Abstract P141: Severity and Outcome of Post-Cardiac Arrest Syndrome: A Tale of Two Cities
Introduction: The ultimate outcome of cardiac arrest survivors varies between hospital systems. Whether the outcome depends primarily upon pre- and intra-arrest conditions or upon the quality of post-arrest care remains unknown but needs to be explored given proposals to grade hospitals based upon survival outcomes in post-arrest patients. We hypothesize that the severity of the post-arrest syndrome on initial presentation to the hospital reflects pre- and intra- arrest conditions. To test this hypothesis, we compared the characteristics of the post-arrest syndrome in two different cities in the United States in which pre- and intra-arrest characteristics vary significantly.
Methods: We performed a two-center retrospective data analysis of patients who obtained ROSC from out-of-hospital cardiac arrest. Inclusion criteria consisted of out-of-hospital arrest, age >18 years, and successful ROSC. Exclusion criteria consisted of traumatic arrest. We used Chi-Square for comparisons between dichotomous variables, and Student T-test or Wilcoxon as appropriate for parametric and non-parametric continuous variables. Parametric continuous data is expressed by mean and standard deviation and non-parametric continuous data is expressed with medians and inter-quartile range.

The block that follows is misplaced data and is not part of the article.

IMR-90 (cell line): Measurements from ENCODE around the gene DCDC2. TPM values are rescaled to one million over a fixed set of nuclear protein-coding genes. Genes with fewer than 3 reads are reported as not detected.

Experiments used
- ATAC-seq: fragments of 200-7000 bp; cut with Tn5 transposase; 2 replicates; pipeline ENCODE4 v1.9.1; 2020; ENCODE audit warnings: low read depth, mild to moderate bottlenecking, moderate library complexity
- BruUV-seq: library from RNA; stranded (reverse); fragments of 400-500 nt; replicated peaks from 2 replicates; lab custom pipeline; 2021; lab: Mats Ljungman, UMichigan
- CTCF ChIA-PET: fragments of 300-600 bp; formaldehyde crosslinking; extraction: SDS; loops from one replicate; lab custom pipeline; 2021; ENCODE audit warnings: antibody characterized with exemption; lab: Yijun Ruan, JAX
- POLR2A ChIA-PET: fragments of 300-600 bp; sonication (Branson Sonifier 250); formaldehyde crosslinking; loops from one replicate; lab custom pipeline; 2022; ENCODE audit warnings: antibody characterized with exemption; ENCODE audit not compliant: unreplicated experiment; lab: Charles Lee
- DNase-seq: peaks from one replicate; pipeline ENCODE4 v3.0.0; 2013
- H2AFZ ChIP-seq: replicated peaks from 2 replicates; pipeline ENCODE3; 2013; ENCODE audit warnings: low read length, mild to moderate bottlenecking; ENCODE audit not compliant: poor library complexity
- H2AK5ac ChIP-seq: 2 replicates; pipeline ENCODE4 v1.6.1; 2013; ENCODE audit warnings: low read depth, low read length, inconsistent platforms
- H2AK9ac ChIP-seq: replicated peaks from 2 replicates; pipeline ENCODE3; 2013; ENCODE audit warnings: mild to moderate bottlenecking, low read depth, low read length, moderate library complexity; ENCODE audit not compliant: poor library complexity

Results: A total of 148 patients were analyzed, 71 from Detroit and 77 from Boston. Attached table⇓ shows comparisons.
Conclusions: The initial severity of the post-arrest syndrome reflects pre- and intra-arrest conditions and varies significantly depending on the location in which the cardiac arrest occurred. When comparing hospital systems for quality of post-arrest care, inherent differences in the presenting syndrome needs to be taken into account. Moreover, the differences in severity of post-arrest syndrome illustrated in this comparison may have implications for stratification of patients for potential post-arrest interventions.
This research has received full or partial funding support from the American Heart Association, Founders Affiliate (Connecticut, Maine, Massachusetts, New Hampshire, New Jersey, New York, Rhode Island, Vermont).